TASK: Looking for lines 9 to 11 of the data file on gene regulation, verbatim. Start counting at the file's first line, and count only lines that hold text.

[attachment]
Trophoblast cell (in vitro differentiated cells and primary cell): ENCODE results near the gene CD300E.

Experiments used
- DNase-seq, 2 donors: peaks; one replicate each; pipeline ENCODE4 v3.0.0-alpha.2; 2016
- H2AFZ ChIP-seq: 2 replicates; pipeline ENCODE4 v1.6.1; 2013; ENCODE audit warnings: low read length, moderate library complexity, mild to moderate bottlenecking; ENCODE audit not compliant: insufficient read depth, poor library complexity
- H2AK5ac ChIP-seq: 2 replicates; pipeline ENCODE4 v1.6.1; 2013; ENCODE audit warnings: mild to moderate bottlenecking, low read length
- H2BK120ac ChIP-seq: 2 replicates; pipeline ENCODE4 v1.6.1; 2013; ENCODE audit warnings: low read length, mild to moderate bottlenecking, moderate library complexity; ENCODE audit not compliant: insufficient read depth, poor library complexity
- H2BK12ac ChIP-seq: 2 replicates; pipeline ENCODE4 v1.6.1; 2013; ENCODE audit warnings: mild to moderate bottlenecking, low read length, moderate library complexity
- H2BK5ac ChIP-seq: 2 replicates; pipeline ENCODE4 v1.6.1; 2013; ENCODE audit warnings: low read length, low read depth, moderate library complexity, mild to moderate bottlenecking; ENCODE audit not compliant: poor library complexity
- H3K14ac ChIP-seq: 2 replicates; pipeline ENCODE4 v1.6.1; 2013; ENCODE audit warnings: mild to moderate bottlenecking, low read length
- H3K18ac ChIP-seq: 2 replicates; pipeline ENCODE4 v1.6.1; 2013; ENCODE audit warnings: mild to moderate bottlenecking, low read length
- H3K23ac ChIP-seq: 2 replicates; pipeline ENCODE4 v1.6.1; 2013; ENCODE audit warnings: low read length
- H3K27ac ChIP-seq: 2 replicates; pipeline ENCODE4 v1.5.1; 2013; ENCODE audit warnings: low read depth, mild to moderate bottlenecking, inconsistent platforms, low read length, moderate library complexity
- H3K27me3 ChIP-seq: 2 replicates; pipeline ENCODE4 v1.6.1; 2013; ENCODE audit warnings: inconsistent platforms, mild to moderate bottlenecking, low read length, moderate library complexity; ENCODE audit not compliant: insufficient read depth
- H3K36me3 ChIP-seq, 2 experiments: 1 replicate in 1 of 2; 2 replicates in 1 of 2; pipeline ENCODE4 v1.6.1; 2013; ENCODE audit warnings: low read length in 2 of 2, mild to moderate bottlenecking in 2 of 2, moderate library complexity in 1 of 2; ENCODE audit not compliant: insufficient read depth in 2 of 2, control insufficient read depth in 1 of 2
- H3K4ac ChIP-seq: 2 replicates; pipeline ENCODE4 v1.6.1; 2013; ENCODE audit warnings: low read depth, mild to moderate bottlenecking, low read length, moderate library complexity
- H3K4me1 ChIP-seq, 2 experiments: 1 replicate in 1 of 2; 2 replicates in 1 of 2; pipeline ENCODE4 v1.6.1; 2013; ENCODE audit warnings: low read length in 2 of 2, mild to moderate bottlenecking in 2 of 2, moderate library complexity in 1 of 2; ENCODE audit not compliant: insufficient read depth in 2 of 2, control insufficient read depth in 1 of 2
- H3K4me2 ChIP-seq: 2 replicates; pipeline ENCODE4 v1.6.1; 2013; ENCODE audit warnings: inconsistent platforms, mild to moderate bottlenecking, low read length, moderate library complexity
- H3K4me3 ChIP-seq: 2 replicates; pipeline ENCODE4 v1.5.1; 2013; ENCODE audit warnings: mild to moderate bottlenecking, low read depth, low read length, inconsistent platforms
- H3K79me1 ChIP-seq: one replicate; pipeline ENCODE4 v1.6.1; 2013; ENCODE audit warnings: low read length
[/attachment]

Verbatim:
- H3K14ac ChIP-seq: 2 replicates; pipeline ENCODE4 v1.6.1; 2013; ENCODE audit warnings: mild to moderate bottlenecking, low read length
- H3K18ac ChIP-seq: 2 replicates; pipeline ENCODE4 v1.6.1; 2013; ENCODE audit warnings: mild to moderate bottlenecking, low read length
- H3K23ac ChIP-seq: 2 replicates; pipeline ENCODE4 v1.6.1; 2013; ENCODE audit warnings: low read length